Though never a worshiper at the foot of Disney, I do understand what makes people love the films and the theme parks. Disney has a way of creating magic and bringing families together. Disney films, especially the animated films from my childhood, are the golden standard for granting little princesses’ wishes and letting young children dream of lands far away from the fairy tales’ truly violent and morbid roots. This is why the newest Disney film, Cinderella baffles me so. Why did Disney create a film without any sense of whimsy?
Starting with last year’s Maleficent, and looking forward to next year’s Beauty and the Beast, Disney is making its way through its animated catalog, cashing in on its legacy by making live-action films. A solid business model – remaking films that they know will perform well – these films have the potential to simultaneously introduce their princess tales to a younger generation and to reignite the love of Disney in their older fans. Maleficent put a new spin on Sleeping Beauty by focusing instead on the evil witch and her origin tale.
Unfortunately Cinderella offers nothing in addition to the classic story. Lily James stars as the orphaned Cinderella, serving under the heavy hand of her stepmother. Cate Blanchett does a good job with what she is given to work with as the stepmother. What she adds to it glimmers of a deeper back story but these are fleeting moments rather than a fully-realized subplot. The beautiful Cinderella tolerates her stepmother and step sisters and instead tries to be courageous and kind, as she promised her mother on her death bed.
Cinderella loves animals and in turn these house mice and farm animals are her only friends. After a brief encounter in the woods with the kingdom’s prince (Richard Madden), she is in love and it is mutual. He plans a royal ball to meet her once again, and a little help from her Fairy Godmother (Helena Bonham Carter, of course) she makes it to the ball in a full coach with a memorable gown. Fleeing the ball before the prince catches her name, he then starts a kingdom-wide search for his mystery love. Nothing new here.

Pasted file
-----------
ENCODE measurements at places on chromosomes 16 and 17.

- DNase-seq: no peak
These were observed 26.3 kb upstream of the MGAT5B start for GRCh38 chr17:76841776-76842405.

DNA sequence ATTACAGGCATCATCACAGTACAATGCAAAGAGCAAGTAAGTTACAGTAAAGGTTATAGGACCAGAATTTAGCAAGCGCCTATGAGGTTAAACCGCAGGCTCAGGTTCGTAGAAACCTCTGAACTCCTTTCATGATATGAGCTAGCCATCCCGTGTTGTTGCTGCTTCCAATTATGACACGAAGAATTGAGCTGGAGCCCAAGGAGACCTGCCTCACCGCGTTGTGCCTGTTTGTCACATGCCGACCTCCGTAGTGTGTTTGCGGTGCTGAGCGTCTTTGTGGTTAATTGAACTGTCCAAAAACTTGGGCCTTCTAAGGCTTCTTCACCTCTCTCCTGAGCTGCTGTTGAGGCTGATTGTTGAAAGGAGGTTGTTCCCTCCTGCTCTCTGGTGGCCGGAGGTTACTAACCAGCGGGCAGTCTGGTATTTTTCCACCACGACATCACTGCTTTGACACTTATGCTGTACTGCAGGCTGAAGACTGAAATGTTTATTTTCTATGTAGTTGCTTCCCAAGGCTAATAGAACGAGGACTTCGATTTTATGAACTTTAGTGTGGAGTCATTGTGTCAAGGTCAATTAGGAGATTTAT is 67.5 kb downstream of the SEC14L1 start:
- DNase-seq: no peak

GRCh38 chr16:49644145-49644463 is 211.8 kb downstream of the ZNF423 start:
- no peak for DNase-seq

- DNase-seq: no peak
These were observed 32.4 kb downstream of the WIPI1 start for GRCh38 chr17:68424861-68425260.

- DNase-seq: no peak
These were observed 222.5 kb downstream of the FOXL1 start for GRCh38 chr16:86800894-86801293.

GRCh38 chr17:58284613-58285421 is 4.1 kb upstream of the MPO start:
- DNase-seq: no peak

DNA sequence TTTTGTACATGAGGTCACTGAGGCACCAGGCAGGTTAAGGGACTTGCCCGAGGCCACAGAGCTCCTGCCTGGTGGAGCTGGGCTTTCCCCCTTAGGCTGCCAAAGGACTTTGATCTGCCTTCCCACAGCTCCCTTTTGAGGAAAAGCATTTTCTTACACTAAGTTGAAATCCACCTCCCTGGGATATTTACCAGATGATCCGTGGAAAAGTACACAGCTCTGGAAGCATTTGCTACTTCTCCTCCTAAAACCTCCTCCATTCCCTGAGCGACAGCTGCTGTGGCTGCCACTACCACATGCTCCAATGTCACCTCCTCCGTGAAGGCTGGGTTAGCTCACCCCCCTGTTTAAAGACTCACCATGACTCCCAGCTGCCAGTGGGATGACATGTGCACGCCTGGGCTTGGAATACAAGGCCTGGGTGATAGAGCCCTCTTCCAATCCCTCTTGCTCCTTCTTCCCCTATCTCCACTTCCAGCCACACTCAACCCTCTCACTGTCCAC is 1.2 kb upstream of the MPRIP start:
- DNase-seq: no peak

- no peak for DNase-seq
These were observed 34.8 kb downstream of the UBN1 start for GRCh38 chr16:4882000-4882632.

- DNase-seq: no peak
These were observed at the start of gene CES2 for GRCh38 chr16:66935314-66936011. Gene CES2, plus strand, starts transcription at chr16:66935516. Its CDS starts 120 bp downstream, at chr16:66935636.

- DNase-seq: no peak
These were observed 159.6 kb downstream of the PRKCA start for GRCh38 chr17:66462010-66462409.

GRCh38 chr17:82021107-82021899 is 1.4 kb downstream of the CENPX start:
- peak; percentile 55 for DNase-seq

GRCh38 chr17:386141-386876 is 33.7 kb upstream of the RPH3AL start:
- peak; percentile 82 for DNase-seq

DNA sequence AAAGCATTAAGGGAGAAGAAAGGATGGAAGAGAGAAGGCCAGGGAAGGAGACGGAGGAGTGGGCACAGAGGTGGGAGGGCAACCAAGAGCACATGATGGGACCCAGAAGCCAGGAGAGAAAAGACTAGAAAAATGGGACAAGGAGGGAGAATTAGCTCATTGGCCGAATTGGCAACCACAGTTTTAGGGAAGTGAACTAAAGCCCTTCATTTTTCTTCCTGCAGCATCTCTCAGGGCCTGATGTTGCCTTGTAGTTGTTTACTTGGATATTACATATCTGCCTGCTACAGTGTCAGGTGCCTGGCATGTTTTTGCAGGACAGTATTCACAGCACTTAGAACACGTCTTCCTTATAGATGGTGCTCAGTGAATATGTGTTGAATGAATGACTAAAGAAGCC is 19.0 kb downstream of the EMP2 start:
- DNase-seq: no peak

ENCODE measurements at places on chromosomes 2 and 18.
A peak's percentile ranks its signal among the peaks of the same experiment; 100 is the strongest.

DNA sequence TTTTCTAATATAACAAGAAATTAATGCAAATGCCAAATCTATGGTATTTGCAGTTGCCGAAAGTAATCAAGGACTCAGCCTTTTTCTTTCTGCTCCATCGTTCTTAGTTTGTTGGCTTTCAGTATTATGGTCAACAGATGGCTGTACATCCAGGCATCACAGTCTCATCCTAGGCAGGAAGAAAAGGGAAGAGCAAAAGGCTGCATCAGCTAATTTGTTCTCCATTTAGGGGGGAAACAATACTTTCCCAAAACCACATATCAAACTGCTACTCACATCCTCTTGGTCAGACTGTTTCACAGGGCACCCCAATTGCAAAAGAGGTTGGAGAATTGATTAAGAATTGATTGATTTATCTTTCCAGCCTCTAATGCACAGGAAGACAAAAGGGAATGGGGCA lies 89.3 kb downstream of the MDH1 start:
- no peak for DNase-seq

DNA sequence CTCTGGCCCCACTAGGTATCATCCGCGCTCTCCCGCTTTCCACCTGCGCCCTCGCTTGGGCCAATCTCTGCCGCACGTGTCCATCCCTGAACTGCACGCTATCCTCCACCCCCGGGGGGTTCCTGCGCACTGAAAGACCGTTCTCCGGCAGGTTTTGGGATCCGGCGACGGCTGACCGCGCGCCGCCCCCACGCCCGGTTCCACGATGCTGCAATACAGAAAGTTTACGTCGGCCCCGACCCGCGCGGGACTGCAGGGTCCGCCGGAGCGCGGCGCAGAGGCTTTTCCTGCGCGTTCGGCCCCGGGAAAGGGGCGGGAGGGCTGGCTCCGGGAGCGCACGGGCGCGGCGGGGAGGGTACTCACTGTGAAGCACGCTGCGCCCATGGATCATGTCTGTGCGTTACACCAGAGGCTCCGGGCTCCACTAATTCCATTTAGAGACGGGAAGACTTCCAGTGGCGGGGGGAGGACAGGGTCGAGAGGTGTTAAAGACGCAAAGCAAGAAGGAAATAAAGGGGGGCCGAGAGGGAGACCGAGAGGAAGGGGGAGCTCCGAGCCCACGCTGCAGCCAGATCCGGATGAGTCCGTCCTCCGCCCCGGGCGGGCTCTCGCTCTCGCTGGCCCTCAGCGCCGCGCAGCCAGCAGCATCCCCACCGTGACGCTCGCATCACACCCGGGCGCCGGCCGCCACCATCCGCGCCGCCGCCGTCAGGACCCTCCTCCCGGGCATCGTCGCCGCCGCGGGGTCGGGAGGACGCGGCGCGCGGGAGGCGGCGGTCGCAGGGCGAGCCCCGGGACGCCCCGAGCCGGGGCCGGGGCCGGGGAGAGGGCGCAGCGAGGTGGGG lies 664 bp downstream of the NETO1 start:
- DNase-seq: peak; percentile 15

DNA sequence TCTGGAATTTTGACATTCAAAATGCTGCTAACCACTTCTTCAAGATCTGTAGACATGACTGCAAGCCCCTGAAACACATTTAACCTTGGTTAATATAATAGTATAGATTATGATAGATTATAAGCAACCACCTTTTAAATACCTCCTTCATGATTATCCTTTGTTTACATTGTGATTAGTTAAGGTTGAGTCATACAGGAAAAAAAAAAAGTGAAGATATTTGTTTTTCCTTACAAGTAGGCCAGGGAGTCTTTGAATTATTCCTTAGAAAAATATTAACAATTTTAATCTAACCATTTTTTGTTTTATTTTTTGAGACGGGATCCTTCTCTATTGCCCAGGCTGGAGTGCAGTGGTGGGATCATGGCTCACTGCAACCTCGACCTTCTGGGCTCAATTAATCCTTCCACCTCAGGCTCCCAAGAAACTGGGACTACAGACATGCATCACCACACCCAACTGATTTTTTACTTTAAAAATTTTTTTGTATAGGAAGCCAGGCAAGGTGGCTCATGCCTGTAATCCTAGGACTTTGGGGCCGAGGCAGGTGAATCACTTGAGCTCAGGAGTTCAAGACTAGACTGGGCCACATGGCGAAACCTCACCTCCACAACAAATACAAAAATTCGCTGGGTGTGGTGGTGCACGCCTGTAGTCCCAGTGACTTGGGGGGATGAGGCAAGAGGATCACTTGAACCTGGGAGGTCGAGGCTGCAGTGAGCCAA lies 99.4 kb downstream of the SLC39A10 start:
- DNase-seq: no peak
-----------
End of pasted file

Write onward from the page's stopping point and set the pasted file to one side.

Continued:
The plot is essentially the exact same plot as the 1950 Disney animated film, but this version is missing the fun bits. The animated film was a musical, and those musical numbers are some of the best parts of the film. The kind animated fairy godmother sang her way through “Bippity Boppity Boo” as she turned a pumpkin into a coach and mice into stallions. Then the magic was present and celebrated. Here, The Fairy Godmother does turn all of the same elements into Cinderella’s helpers for the ball, but it doesn’t feel magical. The most glaring change, however, is the complete exclusion of Cinderella’s mice and bird friends turning her dress into a gown. Without even hinting at the previous version’s joyous “The Work Song” (making a dress for Cinderella, as I remember it) Cinderella merely alters the dress on her own with no fanfare.
This all leads to the biggest overall problem with Disney’s money making equation: It deletes the musical numbers and the most magical scenes, but does not add anything back to the film. The costuming of the entire cast is beautiful and over the top, as it should be in a fairy tale, but that is the only stand-out element in the film. The already thin plot is stretched to a full 105 minutes, which leads to an often boring film. With Maleficent they removed the music and some of the quaintness, but knew enough to add in the backstory of the evil queen. Here, there is nothing added to deepen Cinderella’s mythology. Disney films can be accused of all sorts of ills, but with Cinderella, they have proven that they are capable of producing a boring film that somehow has no magic in it.
Director: Kenneth Branagh
Helena Bonham Carter
Film Length: 105 minutes
Release Date: March 13, 2015
Distributor: Walt Disney Pictures